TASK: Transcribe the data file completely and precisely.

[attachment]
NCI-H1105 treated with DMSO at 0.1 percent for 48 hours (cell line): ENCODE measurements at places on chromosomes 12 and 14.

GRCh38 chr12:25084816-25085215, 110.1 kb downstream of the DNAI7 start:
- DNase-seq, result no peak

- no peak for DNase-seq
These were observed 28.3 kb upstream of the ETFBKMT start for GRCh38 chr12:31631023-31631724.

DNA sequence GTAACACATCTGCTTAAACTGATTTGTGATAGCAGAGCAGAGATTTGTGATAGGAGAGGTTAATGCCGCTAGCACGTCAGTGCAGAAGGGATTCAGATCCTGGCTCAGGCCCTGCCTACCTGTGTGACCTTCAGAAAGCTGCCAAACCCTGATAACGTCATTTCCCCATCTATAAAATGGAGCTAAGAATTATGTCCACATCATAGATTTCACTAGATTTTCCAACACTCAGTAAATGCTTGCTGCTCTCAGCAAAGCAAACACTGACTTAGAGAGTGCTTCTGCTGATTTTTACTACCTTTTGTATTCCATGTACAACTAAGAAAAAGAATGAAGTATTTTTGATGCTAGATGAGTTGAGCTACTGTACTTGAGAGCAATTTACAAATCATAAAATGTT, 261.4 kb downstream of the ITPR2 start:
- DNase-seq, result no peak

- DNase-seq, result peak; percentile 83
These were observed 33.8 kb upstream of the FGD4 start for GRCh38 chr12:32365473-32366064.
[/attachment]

NCI-H1105 treated with DMSO at 0.1 percent for 48 hours (cell line): ENCODE measurements at places on chromosomes 12 and 14.

GRCh38 chr12:25084816-25085215, 110.1 kb downstream of the DNAI7 start:
- DNase-seq, result no peak

- no peak for DNase-seq
These were observed 28.3 kb upstream of the ETFBKMT start for GRCh38 chr12:31631023-31631724.

DNA sequence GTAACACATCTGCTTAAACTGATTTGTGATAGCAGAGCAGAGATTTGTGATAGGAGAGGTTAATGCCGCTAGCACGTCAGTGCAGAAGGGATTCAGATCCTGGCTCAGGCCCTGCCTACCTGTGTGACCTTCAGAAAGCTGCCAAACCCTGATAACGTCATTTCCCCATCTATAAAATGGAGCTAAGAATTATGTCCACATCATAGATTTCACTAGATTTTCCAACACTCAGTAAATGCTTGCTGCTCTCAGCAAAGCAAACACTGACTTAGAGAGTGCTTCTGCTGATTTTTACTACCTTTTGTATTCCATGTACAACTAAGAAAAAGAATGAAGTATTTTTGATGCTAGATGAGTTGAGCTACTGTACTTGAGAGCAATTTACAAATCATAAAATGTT, 261.4 kb downstream of the ITPR2 start:
- DNase-seq, result no peak

- DNase-seq, result peak; percentile 83
These were observed 33.8 kb upstream of the FGD4 start for GRCh38 chr12:32365473-32366064.